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I have a column in my DB that has the following data (yeah i know its wrong to have multiple names separated by some random character)

"John Cusack | Thandie Newton | Chiwetel Ejiofor"

I want to be able to separate these people into an array to use later or even just to be able display them like below will help

John Cusack
Thandie Newton
Chiwetel Ejiofor

any ideas please thanks in advance

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You mean in pure mySQL? That may be impossible. Are you accessing the data from an application? Then do it in there. Or of course store the data properly, but you already know that.... –  Pekka 웃 Jan 16 '13 at 19:49
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not easy to do in mysql. do it client-side, then start planning on normalizing your db so you're not stuck with this again in the future. –  Marc B Jan 16 '13 at 19:49
    
What scripting language are you using? PHP? With PHP you can pull the field, explode the string on the pipe | and then trim the white space and put into an array. –  donlaur Jan 16 '13 at 19:51
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2 Answers

As you say, storing delimited lists in an RDBMS really is not a good idea; however, you may be able to use MySQL's string manipulation functions such as SUBSTRING_INDEX() to obtain your desired results (MySQL doesn't have array types, so I assume you're merely looking to split the data):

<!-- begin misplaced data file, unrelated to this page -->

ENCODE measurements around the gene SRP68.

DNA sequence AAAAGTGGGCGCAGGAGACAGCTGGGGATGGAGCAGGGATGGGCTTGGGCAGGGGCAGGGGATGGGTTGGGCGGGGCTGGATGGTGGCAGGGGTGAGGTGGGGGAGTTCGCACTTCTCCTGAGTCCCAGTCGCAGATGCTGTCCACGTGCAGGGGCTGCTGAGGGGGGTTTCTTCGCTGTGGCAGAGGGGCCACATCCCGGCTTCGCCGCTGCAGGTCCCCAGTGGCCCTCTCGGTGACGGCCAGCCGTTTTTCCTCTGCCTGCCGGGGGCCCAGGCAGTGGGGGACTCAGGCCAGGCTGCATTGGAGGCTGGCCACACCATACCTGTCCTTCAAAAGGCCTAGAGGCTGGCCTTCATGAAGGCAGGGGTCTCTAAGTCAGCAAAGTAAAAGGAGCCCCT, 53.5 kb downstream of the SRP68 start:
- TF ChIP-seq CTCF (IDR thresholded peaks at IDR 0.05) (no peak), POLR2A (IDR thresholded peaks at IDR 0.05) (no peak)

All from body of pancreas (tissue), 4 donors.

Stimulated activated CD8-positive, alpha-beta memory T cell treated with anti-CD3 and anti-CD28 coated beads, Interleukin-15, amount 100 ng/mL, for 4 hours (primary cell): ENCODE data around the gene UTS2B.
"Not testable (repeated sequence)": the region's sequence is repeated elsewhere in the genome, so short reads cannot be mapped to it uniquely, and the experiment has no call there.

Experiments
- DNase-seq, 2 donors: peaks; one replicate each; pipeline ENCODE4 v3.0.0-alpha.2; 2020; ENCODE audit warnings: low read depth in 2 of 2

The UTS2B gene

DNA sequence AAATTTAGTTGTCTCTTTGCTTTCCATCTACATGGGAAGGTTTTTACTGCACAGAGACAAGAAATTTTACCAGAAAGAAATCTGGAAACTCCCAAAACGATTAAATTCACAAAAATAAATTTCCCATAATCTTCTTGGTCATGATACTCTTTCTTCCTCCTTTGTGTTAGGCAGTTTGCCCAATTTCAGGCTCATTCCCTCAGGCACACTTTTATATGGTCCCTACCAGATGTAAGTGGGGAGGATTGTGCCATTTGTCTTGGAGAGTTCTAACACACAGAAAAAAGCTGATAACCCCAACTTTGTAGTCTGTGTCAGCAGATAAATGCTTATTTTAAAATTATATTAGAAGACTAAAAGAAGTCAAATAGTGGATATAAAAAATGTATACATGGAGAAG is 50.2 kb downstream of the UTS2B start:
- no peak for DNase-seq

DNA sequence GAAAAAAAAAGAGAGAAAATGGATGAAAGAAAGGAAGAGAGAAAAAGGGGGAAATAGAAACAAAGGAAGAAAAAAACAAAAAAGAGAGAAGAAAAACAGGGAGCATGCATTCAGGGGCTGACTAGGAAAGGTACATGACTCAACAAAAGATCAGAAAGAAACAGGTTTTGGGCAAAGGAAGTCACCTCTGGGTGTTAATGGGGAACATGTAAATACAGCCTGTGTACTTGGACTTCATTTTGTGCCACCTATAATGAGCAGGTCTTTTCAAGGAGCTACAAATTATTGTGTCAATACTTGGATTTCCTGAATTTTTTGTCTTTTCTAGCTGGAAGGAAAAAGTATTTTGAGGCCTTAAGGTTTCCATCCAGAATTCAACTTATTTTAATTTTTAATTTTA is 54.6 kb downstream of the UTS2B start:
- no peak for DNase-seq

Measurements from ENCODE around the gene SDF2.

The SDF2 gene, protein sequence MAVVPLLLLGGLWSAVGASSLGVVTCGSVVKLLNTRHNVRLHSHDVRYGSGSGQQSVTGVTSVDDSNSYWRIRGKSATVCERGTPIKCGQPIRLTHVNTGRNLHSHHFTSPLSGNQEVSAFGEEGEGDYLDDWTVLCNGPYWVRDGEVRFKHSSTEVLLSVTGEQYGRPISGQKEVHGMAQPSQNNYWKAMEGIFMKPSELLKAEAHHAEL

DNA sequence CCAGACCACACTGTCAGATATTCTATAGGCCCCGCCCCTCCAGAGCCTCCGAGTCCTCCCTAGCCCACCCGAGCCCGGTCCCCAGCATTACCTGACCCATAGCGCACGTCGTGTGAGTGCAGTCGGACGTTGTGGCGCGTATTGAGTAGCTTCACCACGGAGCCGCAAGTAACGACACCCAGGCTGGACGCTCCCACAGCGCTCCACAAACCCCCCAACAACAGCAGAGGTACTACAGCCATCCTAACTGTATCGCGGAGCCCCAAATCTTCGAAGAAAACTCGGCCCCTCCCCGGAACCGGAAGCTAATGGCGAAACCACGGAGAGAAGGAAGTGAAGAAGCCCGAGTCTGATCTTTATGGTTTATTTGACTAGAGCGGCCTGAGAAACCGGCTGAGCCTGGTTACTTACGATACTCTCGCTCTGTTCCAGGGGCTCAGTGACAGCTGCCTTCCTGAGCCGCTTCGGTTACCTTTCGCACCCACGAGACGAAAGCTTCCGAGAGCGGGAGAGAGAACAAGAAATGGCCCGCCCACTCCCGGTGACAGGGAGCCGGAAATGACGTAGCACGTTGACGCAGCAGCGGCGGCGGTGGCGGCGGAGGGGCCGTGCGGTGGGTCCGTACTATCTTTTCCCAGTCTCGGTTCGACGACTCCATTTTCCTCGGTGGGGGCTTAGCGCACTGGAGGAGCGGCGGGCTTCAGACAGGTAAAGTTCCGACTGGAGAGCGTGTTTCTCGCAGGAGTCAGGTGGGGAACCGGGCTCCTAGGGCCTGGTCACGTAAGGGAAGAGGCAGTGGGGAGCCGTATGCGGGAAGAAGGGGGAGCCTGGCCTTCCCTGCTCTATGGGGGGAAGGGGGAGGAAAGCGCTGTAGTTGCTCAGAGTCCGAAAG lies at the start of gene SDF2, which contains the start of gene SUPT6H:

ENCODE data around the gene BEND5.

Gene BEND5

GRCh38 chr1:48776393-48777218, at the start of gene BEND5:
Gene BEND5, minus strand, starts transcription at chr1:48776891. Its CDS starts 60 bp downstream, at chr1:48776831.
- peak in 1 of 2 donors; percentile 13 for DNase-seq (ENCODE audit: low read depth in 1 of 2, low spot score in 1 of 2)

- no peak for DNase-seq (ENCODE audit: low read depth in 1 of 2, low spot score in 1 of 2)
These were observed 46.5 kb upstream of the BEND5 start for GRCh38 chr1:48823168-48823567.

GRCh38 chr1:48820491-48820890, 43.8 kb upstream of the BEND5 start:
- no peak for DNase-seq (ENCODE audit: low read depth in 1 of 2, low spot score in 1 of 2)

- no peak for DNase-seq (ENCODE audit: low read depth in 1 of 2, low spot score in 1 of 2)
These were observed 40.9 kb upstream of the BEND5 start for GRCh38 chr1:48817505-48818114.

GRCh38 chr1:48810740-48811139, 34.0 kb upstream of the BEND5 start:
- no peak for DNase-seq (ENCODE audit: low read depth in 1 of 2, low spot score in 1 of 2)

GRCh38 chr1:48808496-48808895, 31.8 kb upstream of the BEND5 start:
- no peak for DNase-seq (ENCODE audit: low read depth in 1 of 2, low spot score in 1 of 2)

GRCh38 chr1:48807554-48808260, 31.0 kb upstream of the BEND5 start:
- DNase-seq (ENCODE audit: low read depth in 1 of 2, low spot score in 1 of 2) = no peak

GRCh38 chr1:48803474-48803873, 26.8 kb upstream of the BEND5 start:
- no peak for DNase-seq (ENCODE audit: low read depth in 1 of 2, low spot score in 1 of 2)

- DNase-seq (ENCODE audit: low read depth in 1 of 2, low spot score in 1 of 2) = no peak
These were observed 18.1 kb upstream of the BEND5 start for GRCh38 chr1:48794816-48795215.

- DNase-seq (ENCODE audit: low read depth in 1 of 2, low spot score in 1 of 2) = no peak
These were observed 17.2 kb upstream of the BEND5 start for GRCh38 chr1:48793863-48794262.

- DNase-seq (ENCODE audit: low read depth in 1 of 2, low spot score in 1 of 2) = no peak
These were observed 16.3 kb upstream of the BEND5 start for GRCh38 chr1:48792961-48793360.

SELECT SUBSTRING_INDEX(SUBSTRING_INDEX(my_column, '|', 1), -1),
       SUBSTRING_INDEX(SUBSTRING_INDEX(my_column, '|', 2), -1),
       SUBSTRING_INDEX(SUBSTRING_INDEX(my_column, '|', 3), -1)
FROM   my_table

Note that one doesn't actually need to invoke SUBSTRING_INDEX() twice for the first and last elements of the list, but I thought it informative to do so in order that the pattern for further elements can be seen more clearly.

If you were so inclined, you could build a stored procedure that loops over the string populating a temporary table with each found element—but this is all so far away from "good practice" that it's almost certainly not worth delving into it any further.

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you can try this.

 select substring_index(substring_index('a|b|c|h', '|',@r:=@r+1),'|',-1) zxz
from (select @r:=0) x,
(select 'x' xx union select 'v' xx union select 'z' xx  union select 'p' xx) z;

Result looks like

----
|zxz|
-----
|a   |
------
|b   |
------
|c   |
------
|h   |
------

locatet here: Mysql and a little modified.

Remember: The "count" of the union statements have to be the same as your delemiter.

Kind Regars

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